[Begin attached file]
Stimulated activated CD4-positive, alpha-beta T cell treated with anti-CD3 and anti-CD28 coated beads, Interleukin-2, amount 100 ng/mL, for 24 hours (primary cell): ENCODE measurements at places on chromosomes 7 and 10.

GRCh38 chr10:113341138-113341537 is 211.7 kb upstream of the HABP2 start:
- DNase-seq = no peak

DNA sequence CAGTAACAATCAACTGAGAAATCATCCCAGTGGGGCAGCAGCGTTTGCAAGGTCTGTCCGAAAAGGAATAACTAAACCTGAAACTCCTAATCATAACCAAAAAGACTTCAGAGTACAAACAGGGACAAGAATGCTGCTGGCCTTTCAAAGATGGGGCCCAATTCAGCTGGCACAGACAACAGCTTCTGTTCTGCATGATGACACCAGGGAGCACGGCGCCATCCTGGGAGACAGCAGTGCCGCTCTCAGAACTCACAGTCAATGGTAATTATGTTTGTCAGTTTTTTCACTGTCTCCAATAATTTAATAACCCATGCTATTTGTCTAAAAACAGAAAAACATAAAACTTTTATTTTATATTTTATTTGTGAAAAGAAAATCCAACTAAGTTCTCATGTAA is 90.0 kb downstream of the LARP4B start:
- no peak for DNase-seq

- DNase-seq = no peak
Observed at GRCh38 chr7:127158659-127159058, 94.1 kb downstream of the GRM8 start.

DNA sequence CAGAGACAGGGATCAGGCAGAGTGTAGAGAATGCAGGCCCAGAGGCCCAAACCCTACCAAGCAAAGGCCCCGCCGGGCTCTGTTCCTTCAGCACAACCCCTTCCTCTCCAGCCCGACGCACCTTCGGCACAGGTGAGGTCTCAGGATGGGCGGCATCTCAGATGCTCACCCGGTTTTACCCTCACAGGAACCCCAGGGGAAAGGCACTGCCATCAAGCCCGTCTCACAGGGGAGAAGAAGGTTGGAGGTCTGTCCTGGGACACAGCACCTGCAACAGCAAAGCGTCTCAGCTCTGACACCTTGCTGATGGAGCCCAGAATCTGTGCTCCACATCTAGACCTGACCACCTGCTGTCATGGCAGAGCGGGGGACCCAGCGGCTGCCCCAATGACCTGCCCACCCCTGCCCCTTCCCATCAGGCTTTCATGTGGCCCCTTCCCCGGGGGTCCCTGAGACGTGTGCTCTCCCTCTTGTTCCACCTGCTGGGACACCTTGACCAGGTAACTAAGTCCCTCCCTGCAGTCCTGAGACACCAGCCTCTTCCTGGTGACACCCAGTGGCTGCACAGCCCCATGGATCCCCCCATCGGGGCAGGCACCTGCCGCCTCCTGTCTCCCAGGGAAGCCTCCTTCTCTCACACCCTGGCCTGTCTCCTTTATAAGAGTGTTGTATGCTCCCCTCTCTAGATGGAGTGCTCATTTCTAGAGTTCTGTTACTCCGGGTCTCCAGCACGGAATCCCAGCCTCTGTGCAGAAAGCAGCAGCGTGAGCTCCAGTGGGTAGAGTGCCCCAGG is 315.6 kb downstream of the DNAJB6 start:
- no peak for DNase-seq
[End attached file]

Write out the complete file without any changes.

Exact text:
Stimulated activated CD4-positive, alpha-beta T cell treated with anti-CD3 and anti-CD28 coated beads, Interleukin-2, amount 100 ng/mL, for 24 hours (primary cell): ENCODE measurements at places on chromosomes 7 and 10.

GRCh38 chr10:113341138-113341537 is 211.7 kb upstream of the HABP2 start:
- DNase-seq = no peak

DNA sequence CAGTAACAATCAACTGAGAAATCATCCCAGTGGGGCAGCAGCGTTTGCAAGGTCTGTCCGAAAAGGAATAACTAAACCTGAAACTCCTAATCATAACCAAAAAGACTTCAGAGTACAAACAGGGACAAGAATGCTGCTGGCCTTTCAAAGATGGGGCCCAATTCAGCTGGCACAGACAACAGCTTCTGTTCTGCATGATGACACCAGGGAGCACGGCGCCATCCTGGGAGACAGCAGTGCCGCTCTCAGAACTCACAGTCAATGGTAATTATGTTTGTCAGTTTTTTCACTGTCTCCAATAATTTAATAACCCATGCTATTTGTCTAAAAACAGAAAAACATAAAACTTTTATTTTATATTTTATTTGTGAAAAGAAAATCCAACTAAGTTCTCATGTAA is 90.0 kb downstream of the LARP4B start:
- no peak for DNase-seq

- DNase-seq = no peak
Observed at GRCh38 chr7:127158659-127159058, 94.1 kb downstream of the GRM8 start.

DNA sequence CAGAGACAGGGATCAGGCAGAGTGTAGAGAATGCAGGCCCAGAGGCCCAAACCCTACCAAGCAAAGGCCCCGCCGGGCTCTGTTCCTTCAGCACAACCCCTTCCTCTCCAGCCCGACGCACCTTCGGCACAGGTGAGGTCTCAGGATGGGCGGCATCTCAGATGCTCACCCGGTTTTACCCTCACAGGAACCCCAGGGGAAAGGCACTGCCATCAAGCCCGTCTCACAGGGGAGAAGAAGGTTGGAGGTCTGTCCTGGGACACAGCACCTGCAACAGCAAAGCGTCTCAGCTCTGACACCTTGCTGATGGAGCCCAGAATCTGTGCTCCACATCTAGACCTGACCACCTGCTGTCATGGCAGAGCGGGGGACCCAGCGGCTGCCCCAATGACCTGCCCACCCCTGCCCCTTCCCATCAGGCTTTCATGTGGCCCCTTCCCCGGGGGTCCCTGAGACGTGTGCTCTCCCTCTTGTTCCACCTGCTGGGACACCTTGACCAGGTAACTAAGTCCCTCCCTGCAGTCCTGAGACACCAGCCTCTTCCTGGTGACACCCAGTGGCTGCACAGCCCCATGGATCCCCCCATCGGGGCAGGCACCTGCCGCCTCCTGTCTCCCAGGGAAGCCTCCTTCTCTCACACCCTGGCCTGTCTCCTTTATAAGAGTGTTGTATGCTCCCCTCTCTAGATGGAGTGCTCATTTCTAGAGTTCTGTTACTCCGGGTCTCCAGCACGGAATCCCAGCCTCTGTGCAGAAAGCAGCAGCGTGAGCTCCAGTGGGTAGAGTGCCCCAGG is 315.6 kb downstream of the DNAJB6 start:
- no peak for DNase-seq